WASHINGTON (Reuters) - Defense contractor General Dynamics Corp (GD.N) reported a 17 percent drop in quarterly profit on Wednesday, with $189 million in charges taken by its Switzerland-based Jet Aviation unit and blemishing an otherwise solid quarter and year.
Earnings for the full 2011 year also declined slightly, falling 3 percent to $2.55 billion from $2.63 billion in 2010.
Chief Executive Jay Johnson forecast that earnings per share would increase to $7.10 to $7.20 in 2012, buoyed by strong demand for its Gulfstream aircraft and solid orders in its defense business. Earnings per share were $6.94 in 2011, compared with $6.82 in 2010.
Johnson said the Falls Church, Virginia-based company had put in new management to address lingering performance issues at Jet Aviation, an aircraft completions unit acquired in 2008.
He said the unit was hit by lower volumes in operations and maintenance of business jets, and penalties for delays in narrow- and wide-body aircraft nearing delivery. But the new management was restructuring operations to lower overhead and headcount, and strengthening control of its supply chain.
Jet Aviation’s charges included $111 million in non-cash impairment of an intangible asset and $78 million in contract losses, which Johnson described as “very disappointing” and not in line with the company’s operational track record.
He said General Dynamics’ aerospace segment continued to do very well, and Jet Aviation would be growing increasingly important to General Dynamics as the base of installed business jets increased internationally.
The charges masked an otherwise solid fourth-quarter performance that was marked by delivery of the first 12 Gulfstream G650 production aircraft to the final phase of manufacturing and strong margins in the company’s defense business, Johnson said.
The maker of ships, tanks and Gulfstream jets said net earnings fell 17 percent to $603 million, or $1.68 per share for the fourth quarter, compared with $729 million, or $1.91 a share, a year earlier. The company had posted increasing earnings for the past three quarters.
Analysts, on average, were expecting a profit of $1.99 per share, according to Thomson Reuters I/B/E/S, but some had predicted even higher earnings given strong orders in its defense business and demand for Gulfstream jets.
Adjusted for the one-time charge, General Dynamics’ earnings per share were $2.02 and its core operations remained solid, said Bank of America/Merrill Lynch analyst Robert Epstein.
Johnson said aerospace revenue was expected to rise 15 percent in 2012, after expanding 13 percent in 2011 to $6 billion. Margins would be around 15 percent, driven by improvement at Jet Aviation, he said.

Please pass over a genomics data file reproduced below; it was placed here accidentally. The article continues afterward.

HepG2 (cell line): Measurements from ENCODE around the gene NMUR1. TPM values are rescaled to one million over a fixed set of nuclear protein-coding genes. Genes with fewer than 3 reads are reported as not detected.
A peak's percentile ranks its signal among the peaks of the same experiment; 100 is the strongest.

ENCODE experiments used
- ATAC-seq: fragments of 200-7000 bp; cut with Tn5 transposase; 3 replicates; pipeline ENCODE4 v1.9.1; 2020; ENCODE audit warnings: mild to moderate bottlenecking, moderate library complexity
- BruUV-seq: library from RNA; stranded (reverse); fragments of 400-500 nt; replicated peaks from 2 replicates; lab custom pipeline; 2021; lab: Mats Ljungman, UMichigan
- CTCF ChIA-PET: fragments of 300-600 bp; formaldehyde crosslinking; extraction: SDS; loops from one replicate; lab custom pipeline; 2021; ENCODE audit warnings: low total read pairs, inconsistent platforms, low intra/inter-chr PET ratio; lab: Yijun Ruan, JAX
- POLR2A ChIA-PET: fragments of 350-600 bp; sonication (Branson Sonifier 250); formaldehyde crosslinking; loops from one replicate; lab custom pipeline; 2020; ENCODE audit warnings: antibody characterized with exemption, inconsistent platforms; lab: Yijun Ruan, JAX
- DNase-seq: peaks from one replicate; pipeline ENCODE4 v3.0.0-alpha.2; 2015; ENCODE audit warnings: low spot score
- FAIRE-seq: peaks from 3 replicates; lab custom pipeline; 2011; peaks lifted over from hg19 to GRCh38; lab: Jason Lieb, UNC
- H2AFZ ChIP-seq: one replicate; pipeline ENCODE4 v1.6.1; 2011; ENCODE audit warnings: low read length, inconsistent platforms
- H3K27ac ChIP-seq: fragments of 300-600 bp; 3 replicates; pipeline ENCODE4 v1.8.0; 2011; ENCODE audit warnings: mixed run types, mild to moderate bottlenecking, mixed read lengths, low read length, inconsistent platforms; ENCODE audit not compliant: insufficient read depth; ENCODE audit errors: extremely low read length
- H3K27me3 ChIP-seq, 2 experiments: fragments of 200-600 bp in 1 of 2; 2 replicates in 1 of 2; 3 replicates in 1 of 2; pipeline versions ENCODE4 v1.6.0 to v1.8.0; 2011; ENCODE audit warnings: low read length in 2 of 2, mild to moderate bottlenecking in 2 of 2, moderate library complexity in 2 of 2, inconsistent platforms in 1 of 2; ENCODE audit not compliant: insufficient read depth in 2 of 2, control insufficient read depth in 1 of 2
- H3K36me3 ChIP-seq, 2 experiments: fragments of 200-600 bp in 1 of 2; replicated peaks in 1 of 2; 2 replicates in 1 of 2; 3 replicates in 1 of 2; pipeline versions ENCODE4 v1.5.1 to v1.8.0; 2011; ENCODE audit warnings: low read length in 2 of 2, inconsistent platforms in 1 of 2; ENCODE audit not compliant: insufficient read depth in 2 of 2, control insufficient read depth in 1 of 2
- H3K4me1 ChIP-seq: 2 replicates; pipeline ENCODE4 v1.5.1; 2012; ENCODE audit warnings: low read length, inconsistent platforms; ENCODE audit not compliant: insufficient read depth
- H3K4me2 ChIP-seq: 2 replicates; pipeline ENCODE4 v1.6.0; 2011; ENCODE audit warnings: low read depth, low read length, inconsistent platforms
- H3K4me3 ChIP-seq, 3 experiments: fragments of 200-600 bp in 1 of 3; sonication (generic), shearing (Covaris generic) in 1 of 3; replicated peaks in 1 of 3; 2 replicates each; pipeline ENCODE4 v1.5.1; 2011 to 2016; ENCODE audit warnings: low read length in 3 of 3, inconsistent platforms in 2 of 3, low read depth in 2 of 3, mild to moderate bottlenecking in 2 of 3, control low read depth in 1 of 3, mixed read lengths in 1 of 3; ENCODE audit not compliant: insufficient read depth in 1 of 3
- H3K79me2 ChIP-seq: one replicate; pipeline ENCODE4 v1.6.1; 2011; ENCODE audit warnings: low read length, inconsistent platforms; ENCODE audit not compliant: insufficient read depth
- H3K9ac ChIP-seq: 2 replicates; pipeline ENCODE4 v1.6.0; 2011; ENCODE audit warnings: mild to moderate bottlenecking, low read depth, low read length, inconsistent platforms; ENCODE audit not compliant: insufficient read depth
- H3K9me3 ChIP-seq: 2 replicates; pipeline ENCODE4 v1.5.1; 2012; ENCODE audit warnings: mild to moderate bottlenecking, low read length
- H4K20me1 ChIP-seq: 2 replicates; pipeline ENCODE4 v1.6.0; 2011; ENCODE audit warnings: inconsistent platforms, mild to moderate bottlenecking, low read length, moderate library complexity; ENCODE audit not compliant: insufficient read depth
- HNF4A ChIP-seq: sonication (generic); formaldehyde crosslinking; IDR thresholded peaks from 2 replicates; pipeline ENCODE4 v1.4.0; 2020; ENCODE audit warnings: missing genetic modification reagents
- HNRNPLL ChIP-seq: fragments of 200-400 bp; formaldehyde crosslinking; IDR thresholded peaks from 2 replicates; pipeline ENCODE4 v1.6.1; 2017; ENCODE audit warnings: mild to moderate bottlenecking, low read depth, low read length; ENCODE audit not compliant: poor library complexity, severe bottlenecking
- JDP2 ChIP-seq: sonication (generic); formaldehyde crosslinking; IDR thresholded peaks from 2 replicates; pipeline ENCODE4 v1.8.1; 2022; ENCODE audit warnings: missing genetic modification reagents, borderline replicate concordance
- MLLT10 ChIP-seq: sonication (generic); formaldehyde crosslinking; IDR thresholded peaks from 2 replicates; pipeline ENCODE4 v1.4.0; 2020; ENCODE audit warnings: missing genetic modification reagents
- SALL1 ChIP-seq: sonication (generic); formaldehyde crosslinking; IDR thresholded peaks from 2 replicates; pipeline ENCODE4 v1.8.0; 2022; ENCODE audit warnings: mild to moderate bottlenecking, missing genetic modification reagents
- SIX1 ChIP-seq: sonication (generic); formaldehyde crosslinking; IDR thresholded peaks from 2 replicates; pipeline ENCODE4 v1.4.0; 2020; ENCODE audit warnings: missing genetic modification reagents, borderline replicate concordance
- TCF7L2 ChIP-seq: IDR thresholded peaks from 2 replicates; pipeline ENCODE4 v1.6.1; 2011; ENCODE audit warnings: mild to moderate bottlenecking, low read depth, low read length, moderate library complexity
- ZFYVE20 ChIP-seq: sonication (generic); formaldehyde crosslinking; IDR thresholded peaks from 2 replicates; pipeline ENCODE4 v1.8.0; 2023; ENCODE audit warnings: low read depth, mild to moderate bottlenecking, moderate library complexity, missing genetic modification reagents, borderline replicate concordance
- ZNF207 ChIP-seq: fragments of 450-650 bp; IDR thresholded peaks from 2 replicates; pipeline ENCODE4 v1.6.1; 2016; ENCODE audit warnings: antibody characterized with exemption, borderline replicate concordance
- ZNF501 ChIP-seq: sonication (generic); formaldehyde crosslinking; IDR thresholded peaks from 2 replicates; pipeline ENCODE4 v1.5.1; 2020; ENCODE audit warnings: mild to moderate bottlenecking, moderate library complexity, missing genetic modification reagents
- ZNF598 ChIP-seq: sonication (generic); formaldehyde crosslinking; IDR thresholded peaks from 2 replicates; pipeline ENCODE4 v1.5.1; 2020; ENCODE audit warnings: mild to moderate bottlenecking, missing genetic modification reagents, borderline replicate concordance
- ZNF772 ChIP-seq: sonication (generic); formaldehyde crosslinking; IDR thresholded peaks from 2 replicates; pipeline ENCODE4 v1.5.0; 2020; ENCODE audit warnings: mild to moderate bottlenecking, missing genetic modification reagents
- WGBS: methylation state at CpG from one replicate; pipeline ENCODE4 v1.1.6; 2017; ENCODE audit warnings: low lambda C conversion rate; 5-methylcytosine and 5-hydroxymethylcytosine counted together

General Dynamics reported a backlog was $57.4 billion at the end of the year, and orders were particularly strong in the fourth quarter for combat vehicle production and updates.
Gulfstream also saw strong demand in the quarter and for the full year, recording the highest number of orders for new aircraft since the introduction of the G650 in 2008.
General Dynamics posted revenue of $9.1 billion in the fourth quarter, and $32.7 billion for the full year.
Johnson said there was no doubt that U.S. defense spending would decline, but the company’s incumbent position on many big programs, would protect it against significant surprises.
“We are doing everything in our control to position our defense businesses for the declining budget headwind, including continuous improvement initiatives, restructuring, divesting non-core businesses, and headcount reductions,” Johnson said, noting that such actions had already helped the company maintain defense earnings in 2011 despite declining sales.
Sales in combat systems would likely drop to around $8.5 billion in 2012 from $8.8 billion in 2011, with international orders likely to offset the decline in U.S. orders, he said.
Sales in marine systems would also be slightly lower, while revenue in information systems would likely be flat, he said.
Johnson noted that declining defense spending was expected to drive down prices for possible acquisitions in the sector, and the company’s strong cash position would allow it make acquisitions to “shore up our outlook.”
The company also remained committed to paying dividends, but would decide the level at a March board meeting, he said.
General Dynamics shares were trading nearly unchanged at $71.30 on the New York Stock Exchange in mid-afternoon after falling as low as $69.47 on the dip in earnings.
Reporting By Andrea Shalal-Esa; Editing by Maureen Bavdek